Ethical marketing, a topic that I’m truly passionate about, keeps inspiring me and many marketers. Since late 2019, when we first predicted that “leading brands will differentiate with ethical marketing to build long-term value” and presented the topic at Forrester’s Summit Asia Pacific 2020, we’ve seen early adopters make tremendous progress in their ethical marketing journey.
Forrester defines ethical marketing as:
The process by which companies market their products and services by focusing not only on how their products benefit customers but also how they benefit socially responsible or environmental causes.
Values-motivated consumers are becoming mainstream in Asia Pacific (APAC). Forrester consumer data shows that 45% of online adults in Australia, 72% in metro China, and 75% in metro India regularly purchase from brands or companies that align with their personal values. As a result, ethical marketing is now among many organizations’ top marketing priorities. According to Forrester’s Marketing Survey, 2022, 23% of B2C marketing decision-makers in APAC consider “increasing focus on sustainability in product development, branding, and messaging” to be the most important to their organization’s marketing strategy over the next 12 months, and 18% believe “ensuring our brand and marketing communications promote diversity, equity, and inclusion (DEI)” is the most important.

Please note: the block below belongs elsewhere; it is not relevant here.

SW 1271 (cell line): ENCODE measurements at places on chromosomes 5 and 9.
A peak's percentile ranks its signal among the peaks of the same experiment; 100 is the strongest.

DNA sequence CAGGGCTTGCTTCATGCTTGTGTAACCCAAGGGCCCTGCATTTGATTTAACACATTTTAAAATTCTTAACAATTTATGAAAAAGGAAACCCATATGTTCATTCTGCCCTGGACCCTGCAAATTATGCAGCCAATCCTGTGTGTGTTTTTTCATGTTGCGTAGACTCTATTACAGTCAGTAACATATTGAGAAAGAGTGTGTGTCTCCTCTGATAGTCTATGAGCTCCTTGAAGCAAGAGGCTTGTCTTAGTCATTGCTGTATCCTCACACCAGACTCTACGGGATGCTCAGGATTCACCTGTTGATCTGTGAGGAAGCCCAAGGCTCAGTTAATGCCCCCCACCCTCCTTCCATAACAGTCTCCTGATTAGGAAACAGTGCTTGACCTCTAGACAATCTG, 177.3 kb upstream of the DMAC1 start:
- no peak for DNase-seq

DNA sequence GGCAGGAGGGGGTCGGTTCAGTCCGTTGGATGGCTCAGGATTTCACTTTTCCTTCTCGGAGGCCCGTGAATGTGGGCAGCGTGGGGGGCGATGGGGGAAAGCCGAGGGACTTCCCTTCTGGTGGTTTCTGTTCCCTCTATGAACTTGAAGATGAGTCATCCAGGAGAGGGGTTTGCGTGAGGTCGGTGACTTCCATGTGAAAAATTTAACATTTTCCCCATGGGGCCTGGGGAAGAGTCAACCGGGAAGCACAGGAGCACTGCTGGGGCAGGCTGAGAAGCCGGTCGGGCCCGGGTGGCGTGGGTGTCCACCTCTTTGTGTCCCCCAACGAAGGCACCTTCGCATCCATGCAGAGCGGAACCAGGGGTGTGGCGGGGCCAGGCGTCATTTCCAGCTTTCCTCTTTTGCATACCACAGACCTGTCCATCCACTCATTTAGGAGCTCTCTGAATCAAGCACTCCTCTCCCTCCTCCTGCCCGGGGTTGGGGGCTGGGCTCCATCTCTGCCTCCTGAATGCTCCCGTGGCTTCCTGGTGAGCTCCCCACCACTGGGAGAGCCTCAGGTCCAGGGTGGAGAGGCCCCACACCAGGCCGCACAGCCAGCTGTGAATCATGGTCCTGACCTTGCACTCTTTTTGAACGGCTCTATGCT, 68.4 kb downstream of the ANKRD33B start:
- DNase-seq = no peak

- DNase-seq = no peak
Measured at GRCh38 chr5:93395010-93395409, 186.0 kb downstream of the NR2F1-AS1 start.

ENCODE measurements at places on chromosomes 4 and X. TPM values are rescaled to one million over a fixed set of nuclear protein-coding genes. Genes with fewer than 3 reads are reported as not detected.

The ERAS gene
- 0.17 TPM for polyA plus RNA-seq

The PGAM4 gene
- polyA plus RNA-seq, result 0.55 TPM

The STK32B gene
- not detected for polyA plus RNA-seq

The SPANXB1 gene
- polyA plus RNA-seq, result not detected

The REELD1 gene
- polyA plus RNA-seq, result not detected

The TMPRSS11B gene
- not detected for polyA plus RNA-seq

However, achieving these priorities will not be easy. A whopping 60% of B2C marketing decision-makers in APAC found that “ensuring our brand and marketing communications promote DEI” will be difficult or very difficult to achieve in the next 12 months. Another 56% felt the same for “increasing focus on sustainability in product development, branding, and messaging.”
Indeed, implementing a successful ethical marketing strategy is not easy. CMOs need to carefully balance customer value and business value. Otherwise, marketing may end up being the scapegoat for financial underperformance, like in this Unilever example. When brands are in a difficult situation that can’t please everyone (like Samsung’s ad in Singapore), should they stand firm with their cause or compromise? What if your ethical marketing initiatives encounter more complexities, such as compliance, aesthetics, religion, and localization? How can you move your ethical marketing practices forward with the right strategy, operations, and commitment? How can you avoid pitfalls like greenwashing?
To learn more, please join my session, “Ethical Marketing Helps Brands Differentiate And Build Trust,” on May 10 at Forrester CX APAC 2022. We look forward to seeing you there!